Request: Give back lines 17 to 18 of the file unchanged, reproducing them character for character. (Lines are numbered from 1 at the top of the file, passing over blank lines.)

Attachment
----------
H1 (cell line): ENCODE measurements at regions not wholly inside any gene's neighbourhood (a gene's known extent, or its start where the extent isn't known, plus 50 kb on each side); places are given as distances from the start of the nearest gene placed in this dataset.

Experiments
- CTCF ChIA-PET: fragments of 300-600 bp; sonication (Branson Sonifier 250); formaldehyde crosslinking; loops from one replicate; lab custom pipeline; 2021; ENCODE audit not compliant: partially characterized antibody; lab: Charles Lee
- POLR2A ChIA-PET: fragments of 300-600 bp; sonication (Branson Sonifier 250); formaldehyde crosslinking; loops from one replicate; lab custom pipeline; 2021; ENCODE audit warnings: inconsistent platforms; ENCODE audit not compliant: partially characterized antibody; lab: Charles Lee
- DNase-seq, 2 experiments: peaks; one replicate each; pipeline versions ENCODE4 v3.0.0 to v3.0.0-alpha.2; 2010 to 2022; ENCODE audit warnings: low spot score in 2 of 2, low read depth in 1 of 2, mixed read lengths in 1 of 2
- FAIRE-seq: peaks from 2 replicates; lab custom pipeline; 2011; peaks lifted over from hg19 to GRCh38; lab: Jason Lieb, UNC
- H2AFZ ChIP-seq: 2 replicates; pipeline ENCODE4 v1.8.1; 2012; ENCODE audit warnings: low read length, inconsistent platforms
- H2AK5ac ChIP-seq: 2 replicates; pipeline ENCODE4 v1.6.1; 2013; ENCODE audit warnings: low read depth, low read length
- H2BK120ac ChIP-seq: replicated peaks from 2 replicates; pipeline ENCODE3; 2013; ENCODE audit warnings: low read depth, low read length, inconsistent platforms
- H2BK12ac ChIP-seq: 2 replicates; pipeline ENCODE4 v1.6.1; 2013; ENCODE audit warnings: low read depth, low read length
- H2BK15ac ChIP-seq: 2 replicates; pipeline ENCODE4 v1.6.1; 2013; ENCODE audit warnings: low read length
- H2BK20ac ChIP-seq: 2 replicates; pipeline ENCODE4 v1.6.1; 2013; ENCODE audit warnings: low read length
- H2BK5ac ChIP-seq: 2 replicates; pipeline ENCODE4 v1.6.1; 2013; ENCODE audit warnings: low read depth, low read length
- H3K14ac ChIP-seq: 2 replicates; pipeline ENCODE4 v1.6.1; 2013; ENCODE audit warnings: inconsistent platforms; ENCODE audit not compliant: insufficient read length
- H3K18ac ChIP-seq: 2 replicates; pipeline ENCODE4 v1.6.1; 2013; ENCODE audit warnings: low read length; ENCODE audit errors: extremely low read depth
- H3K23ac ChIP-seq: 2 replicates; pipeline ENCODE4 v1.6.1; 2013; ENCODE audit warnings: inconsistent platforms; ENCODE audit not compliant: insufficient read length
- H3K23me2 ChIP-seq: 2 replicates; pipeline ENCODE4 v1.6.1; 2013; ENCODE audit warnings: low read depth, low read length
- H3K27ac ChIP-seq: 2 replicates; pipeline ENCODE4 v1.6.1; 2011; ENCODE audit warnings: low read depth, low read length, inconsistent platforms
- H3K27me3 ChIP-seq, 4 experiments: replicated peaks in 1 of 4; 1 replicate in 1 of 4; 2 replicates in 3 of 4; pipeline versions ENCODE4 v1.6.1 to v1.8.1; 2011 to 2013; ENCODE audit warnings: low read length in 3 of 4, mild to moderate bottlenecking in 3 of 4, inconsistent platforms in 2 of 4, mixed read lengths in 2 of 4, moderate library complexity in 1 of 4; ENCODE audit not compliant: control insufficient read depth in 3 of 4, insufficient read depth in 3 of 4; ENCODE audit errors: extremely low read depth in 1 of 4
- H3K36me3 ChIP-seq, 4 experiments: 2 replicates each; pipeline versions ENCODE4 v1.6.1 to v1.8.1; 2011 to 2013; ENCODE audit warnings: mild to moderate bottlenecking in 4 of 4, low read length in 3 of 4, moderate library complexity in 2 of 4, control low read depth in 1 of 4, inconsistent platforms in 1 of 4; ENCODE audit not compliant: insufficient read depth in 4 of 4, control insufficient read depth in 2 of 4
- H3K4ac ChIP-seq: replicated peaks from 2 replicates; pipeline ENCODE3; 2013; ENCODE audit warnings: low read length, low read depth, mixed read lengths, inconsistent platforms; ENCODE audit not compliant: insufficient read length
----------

- H3K23me2 ChIP-seq: 2 replicates; pipeline ENCODE4 v1.6.1; 2013; ENCODE audit warnings: low read depth, low read length
- H3K27ac ChIP-seq: 2 replicates; pipeline ENCODE4 v1.6.1; 2011; ENCODE audit warnings: low read depth, low read length, inconsistent platforms